New York’s sports betting backers are changing their approach to pass a long-frozen effort to legalize online wagering, but this latest move could leave one region out in the cold.
Earlier this week two of New York’s leading gaming advocates in Sen. Joseph Addabbo and Assemblyman Gary Pretlow introduced amendments to a sports betting legalization measure in their respective chambers in hopes to finally advance the bill. Lawmakers should be familiar with the crux of the new adjustments, but a new twist could alter the state’s gaming landscape at the expense of Western New York's largest city.
New Approach Could Freeze Out Western Region
The amendment allows the state’s four upstate commercial casinos as well as its tribal casinos to set up online betting platforms. This right would further extend to off-track betting corporations as well as certain professional sporting venues.
The approach to include an affiliate program has reappeared in this new amendment after being axed in an earlier proposal. Otherwise, the framework of the amendment resembles the original proposals offered by Addabbo and Pretlow in key ways. It continues to allow the state’s four casinos and tribal gaming centers to accept in-person wagers on sporting events immediately after enactment.
But In its current version, it would be entirely up to the state’s indigenous tribes and commercial casinos whether or not and to what extent they can participate in the mobile betting landscape. That means the OTBs and tracks want to participate, they will have to pay the casinos’ asking prices.
Meanwhile, stadiums in counties with an OTB or a race track wouldn’t be eligible. That would prevent stadiums in Buffalo, the state’s second-most populated city, from taking bets.
That would leave New Era Field, home to the Buffalo Bills, as well as the Buffalo Sabres’ home arena, KeyBank Center, left out of the betting-taking opportunity. Downstate, Citi Field, home to the New York Mets, would also be excluded.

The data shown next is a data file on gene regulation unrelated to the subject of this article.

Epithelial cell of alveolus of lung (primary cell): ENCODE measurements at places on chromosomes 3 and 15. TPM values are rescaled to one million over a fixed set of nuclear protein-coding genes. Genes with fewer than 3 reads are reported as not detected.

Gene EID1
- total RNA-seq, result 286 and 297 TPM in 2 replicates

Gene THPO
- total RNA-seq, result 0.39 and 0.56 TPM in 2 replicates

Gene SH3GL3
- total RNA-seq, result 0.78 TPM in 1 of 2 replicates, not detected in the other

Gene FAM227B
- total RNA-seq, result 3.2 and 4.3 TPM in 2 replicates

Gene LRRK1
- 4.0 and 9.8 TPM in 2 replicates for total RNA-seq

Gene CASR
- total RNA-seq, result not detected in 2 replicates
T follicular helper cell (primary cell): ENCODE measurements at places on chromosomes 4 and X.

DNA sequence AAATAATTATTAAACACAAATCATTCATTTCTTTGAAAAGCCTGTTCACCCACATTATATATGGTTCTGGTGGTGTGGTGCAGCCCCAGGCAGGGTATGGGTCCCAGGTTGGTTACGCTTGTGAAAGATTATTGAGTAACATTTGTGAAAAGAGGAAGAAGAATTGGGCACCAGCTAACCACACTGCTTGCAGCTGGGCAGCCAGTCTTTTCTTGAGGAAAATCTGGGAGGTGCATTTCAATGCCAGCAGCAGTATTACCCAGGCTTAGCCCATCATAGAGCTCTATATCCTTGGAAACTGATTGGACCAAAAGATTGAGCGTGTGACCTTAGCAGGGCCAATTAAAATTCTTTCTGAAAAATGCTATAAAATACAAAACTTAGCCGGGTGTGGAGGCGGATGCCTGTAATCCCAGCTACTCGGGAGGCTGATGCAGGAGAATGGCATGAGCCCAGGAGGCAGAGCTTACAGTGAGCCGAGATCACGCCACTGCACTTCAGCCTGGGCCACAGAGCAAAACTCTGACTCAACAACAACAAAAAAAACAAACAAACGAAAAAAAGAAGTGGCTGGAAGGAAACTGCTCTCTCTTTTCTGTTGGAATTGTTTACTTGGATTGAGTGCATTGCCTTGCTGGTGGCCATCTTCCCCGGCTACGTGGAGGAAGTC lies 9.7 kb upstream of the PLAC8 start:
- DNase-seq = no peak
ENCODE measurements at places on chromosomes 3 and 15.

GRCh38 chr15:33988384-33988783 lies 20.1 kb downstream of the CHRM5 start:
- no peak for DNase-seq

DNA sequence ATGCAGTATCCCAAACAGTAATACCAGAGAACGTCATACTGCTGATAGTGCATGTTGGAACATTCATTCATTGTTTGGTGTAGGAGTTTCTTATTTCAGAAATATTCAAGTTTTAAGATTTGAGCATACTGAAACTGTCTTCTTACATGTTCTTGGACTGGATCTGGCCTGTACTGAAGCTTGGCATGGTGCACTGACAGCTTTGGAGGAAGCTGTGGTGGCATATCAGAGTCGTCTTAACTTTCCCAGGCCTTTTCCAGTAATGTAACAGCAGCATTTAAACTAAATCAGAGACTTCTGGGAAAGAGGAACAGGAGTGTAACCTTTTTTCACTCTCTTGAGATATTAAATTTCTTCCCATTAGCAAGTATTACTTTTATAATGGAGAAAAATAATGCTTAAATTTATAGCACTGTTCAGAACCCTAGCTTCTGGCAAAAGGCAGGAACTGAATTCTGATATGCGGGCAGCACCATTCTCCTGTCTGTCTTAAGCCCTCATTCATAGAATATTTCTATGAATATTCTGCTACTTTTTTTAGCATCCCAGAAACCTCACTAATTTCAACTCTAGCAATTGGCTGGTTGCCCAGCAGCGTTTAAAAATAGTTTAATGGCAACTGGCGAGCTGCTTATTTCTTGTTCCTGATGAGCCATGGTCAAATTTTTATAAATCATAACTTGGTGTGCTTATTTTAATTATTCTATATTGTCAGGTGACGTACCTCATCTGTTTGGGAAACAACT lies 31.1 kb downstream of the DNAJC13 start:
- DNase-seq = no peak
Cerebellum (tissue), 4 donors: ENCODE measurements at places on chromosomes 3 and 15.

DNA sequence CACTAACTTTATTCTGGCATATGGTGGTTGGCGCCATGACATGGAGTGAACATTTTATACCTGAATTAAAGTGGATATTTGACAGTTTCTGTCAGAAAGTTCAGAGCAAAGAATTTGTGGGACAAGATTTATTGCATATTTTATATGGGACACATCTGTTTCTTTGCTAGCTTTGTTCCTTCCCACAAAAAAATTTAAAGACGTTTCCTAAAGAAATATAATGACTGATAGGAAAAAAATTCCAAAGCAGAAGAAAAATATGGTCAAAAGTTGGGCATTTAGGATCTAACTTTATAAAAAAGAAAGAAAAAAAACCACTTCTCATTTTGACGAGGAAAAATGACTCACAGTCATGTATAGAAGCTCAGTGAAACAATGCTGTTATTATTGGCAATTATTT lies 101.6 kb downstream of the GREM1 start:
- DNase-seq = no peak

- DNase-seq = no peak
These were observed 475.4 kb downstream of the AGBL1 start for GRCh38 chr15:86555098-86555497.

Conversely, two of the state’s most high-profile venues in Madison Square Garden and Yankee Stadium would be allowed to take bets.
Western Regional OTB President Henry Wojtaszek told The Buffalo News that while his industry appreciates the legislature trying to include them, they desire to see more favorable language in the bill.
And the OTBs aren’t the only potential player not thrilled with the newest proposal.
A statement by Pegula Sports and Entertainment, which operates the Bills and Sabres, decried what it perceives as inequity based on geography.
Obstacles to Widespread Online Betting
If passed, Sports betting at approved affiliates would likely take place via internet kiosks. Gov. Andrew Cuomo’s support for online betting is still a question, however.
In a recent radio interview, Cuomo expressed he believes online betting could be legalized before the end of the current legislative term, but a statement from his administration denoted his stance that a constitutional amendment is required to do so hadn’t changed.
A constitutional amendment would take years to pass. If Cuomo sticks to his position and vetoes any bill that would legalize mobile betting because of his stance, the result could be a delay of several years for online sports betting in any form.
For all parties looking to cash in on sports betting any further delay means more lost potential revenue. That includes the state. The pressure is on the legislature to come up with a proposal that satiates Cuomo’s concerns and mitigates the interests of potential competing operators.
Doing that has to this point involved proposing ideas and then tweaking them, as evidenced by the reintroduction of the affiliate program.